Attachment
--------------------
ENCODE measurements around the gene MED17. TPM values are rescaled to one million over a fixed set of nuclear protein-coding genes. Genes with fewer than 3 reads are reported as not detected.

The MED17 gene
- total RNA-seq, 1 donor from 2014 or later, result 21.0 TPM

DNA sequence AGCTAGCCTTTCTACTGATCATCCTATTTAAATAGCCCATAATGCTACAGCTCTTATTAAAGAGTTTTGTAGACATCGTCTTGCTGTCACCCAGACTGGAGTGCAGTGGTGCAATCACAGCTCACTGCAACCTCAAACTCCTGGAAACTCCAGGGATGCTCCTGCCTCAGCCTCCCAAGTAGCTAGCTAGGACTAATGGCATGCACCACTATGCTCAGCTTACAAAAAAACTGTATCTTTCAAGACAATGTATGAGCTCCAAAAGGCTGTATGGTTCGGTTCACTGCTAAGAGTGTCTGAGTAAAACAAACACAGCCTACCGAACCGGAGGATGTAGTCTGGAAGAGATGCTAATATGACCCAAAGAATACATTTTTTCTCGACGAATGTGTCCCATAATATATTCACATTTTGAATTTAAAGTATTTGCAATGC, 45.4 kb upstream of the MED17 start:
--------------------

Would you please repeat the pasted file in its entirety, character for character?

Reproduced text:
ENCODE measurements around the gene MED17. TPM values are rescaled to one million over a fixed set of nuclear protein-coding genes. Genes with fewer than 3 reads are reported as not detected.

The MED17 gene
- total RNA-seq, 1 donor from 2014 or later, result 21.0 TPM

DNA sequence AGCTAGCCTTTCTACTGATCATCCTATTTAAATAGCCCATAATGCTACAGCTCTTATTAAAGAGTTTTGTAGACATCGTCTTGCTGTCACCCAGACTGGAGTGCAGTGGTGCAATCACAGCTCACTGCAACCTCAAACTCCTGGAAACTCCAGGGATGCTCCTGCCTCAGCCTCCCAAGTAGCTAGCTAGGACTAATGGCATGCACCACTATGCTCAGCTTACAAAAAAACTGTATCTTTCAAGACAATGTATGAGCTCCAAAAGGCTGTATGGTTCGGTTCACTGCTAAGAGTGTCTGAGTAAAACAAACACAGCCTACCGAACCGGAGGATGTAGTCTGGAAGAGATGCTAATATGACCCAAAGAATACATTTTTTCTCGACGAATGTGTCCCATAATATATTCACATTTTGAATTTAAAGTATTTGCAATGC, 45.4 kb upstream of the MED17 start: